OPINION

OPINION | MIKE MASTERSON: To define love


What better subject to explore during Valentine's Day week than the meaning of love in our lives?

Earlier in the week I offered thoughts that focused on the difficulties of forging and maintaining human relationships. The nature and definition of love, although part of any romantic relationship, in its own way can be even more confusing.

I had no idea what to call the feelings I had for my family as a small child, I knew whatever I felt was a natural and intensive connective bond with my father and mother--especially her, probably because she'd carried me around for nine months and was my primary nurturer day in and out.

Later I was taught we human animals call these feelings love.

So it became easy to use the word as I grew into and past puberty to describe the familiar warm bond I felt for others, especially with those of the opposite sex.

At 14, I might tell my best buddy I "love Betty Gail" to describe the pleasurable feelings when she was around, amplified by surging hormones and 45 rpm 1960s love ballads. Thus the term love was embedded in my psyche in a most sincere yet immature way when it came to feelings of heady romance and passion.

The affection I held overall for members of the opposite sex was much different physically and romantically than the intense bond I had with a favorite female who'd agreed to "go steady."

Meanwhile, I maintained a much different form of affection with close friends in all the other things most guys share, like watching sports, fishing, hunting, playing pinball and hanging out.

At that stage, none of fellas I ran with would ever have considered using the word love to describe the close bonds we shared that proved stronger with some friends than with others. Instead, we made up affectionate nicknames, razzed and back-slapped each other a lot, and called each other friends, buddies or pals.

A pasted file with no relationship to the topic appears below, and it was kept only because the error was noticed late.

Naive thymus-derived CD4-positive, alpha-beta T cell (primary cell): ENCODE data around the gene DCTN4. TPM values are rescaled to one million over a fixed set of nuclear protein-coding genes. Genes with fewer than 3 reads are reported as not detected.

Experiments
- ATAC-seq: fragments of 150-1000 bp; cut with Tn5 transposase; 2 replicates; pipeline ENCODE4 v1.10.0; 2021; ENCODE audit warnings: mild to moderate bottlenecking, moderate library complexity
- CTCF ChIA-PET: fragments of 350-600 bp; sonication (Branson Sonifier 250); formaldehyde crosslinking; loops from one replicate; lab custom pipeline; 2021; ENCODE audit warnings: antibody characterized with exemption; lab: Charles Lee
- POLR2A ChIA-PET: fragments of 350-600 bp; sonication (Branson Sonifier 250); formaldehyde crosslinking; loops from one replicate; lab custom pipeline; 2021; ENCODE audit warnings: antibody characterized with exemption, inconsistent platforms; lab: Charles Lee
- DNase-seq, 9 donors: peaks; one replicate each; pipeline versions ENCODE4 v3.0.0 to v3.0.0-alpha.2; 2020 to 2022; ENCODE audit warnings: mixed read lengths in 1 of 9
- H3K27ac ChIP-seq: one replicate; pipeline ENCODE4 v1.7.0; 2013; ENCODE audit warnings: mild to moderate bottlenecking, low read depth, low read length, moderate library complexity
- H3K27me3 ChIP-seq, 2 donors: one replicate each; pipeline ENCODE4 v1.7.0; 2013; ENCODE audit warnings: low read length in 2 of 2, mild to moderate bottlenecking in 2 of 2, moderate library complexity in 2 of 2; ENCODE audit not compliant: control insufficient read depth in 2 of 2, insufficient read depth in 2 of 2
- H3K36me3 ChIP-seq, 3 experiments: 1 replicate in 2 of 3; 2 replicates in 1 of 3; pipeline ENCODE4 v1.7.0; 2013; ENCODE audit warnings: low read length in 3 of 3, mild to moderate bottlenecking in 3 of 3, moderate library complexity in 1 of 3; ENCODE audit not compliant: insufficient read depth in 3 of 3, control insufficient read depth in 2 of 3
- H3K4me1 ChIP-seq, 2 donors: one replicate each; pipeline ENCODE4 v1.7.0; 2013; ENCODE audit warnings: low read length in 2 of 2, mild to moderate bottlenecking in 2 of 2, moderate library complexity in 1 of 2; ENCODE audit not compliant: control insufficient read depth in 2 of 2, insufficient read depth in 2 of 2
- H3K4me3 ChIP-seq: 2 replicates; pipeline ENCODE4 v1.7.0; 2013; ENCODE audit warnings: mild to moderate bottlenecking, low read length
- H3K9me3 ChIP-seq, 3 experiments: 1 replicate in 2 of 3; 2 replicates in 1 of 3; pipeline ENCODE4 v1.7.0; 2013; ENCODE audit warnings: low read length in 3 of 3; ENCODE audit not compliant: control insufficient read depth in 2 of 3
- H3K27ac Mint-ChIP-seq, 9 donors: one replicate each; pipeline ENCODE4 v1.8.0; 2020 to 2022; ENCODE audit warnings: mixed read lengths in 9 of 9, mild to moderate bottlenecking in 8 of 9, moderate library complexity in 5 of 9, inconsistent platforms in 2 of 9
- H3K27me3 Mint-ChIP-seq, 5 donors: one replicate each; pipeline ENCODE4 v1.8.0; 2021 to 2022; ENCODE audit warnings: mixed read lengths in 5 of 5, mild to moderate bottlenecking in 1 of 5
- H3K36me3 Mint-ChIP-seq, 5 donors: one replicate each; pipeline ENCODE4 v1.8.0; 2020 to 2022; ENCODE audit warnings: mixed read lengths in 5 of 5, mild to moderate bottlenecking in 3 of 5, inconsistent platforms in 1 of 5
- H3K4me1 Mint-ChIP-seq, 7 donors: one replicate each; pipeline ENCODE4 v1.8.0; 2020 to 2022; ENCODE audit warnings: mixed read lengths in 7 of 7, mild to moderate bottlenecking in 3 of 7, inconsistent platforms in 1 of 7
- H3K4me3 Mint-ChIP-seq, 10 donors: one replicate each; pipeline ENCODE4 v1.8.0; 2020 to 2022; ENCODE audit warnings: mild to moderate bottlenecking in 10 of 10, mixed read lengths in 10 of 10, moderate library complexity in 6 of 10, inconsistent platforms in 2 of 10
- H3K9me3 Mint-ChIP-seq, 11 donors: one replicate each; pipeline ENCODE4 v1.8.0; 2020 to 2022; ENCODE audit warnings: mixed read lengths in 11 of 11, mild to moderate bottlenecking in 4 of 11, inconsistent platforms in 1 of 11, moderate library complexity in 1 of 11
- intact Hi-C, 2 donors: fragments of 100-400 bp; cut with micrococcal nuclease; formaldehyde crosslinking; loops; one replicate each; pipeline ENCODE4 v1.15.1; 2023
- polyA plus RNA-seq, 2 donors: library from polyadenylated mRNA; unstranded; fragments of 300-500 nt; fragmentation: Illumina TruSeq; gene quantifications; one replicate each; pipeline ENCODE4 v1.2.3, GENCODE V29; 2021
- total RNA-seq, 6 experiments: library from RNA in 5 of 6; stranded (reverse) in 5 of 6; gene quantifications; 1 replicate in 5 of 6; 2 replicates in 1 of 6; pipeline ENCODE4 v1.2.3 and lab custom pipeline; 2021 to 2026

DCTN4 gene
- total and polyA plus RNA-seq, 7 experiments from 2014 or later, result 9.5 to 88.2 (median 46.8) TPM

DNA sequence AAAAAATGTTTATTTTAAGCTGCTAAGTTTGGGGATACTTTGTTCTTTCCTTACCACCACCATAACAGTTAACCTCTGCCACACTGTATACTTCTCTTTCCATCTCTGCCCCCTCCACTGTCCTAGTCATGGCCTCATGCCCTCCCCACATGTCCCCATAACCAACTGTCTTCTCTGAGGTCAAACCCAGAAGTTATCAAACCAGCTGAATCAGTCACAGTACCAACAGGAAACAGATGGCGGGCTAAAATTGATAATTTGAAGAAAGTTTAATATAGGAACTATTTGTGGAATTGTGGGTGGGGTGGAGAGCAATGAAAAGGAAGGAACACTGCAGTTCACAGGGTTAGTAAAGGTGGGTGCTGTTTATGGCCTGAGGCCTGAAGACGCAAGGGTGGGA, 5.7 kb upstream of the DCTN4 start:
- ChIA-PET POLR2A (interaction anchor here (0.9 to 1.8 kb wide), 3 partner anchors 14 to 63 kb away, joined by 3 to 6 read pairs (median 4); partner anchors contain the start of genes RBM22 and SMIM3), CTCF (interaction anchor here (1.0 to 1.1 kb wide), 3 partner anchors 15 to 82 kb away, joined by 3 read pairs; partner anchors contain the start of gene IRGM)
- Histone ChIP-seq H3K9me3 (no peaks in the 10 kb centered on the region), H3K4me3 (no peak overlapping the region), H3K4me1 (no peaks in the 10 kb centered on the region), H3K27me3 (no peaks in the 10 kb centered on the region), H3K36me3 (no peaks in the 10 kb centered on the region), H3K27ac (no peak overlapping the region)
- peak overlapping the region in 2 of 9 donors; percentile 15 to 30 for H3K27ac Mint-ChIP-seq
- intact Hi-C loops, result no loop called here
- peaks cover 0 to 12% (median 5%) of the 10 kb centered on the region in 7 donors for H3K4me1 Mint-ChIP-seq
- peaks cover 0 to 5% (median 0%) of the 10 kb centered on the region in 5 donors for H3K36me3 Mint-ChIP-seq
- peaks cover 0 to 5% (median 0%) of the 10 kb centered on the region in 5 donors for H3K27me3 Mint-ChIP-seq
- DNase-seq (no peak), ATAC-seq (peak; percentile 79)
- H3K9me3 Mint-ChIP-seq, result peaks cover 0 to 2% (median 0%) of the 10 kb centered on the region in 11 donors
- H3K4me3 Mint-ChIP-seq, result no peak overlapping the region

Early in my career I noticed how often we all generically use the term love to describe everything from cheeseburgers and fries, to clothing, pie, chocolate cake, a shade of lipstick, pets, favorite films, our families and cars, the change of seasons and even a fresh snowfall ... well, you get the drift.

At that point the heavily overused word began losing meaningful definition.

After all, if we could supposedly "love" virtually anything, what then did it truly mean to say I also loved another person?

Knowing I couldn't have been the only one to notice the differences, I went searching and discovered the Greeks of old not only noticed, but took the effort to categorize different forms of love, which assured me I was on the right track.

I also learned of Stephen G. Post's 2003 book "Unlimited Love" also divided distinct forms of loves to include: Companionship, forgiveness, compassion, correction, celebration and care. He says the differing textures of these kinds of love make us more aware of the fine-tuning of emotions when we say we love someone.

This is useful, he adds, because this kind of analysis allows us "to appreciate the fine gradations of our feelings when we talk about this grand thing called love."

Post, who heads the Institute for Research on Unlimited Love in New York, said perhaps one of the biggest challenges is that love, as with all positive emotions, borders on the spiritual. I'd say love, as described in 1 Corinthians 13:13 and 1 Peter 4:8, without question, is in fact intensely spiritual.